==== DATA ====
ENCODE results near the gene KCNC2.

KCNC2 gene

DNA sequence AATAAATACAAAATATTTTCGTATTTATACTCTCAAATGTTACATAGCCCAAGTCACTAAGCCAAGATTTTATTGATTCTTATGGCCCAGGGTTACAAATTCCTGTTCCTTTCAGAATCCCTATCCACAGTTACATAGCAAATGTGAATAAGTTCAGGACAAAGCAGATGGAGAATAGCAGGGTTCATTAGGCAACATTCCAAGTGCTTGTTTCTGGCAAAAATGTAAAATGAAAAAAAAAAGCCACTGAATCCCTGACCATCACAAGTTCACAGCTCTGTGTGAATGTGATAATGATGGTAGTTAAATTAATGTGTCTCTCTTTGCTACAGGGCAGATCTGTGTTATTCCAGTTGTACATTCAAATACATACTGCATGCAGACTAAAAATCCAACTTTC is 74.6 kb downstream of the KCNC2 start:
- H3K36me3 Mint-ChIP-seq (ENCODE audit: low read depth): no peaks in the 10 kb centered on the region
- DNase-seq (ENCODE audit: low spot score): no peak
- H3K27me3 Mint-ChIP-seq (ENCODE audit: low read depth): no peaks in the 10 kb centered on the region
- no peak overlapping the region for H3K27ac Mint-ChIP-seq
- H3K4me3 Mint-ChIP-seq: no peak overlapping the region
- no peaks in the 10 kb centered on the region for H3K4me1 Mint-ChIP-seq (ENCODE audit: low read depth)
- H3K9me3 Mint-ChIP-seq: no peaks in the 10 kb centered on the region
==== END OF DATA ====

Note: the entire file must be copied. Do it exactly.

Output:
ENCODE results near the gene KCNC2.

KCNC2 gene

DNA sequence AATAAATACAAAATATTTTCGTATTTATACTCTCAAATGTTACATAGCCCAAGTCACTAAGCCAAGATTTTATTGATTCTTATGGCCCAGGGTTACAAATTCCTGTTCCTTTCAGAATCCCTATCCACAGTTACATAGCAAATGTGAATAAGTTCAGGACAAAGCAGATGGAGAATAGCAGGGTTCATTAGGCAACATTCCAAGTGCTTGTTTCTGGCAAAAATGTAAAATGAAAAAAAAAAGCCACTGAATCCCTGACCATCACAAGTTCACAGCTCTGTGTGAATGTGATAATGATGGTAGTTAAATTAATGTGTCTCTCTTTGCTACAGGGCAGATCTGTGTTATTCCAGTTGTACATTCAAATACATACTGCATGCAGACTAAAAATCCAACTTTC is 74.6 kb downstream of the KCNC2 start:
- H3K36me3 Mint-ChIP-seq (ENCODE audit: low read depth): no peaks in the 10 kb centered on the region
- DNase-seq (ENCODE audit: low spot score): no peak
- H3K27me3 Mint-ChIP-seq (ENCODE audit: low read depth): no peaks in the 10 kb centered on the region
- no peak overlapping the region for H3K27ac Mint-ChIP-seq
- H3K4me3 Mint-ChIP-seq: no peak overlapping the region
- no peaks in the 10 kb centered on the region for H3K4me1 Mint-ChIP-seq (ENCODE audit: low read depth)
- H3K9me3 Mint-ChIP-seq: no peaks in the 10 kb centered on the region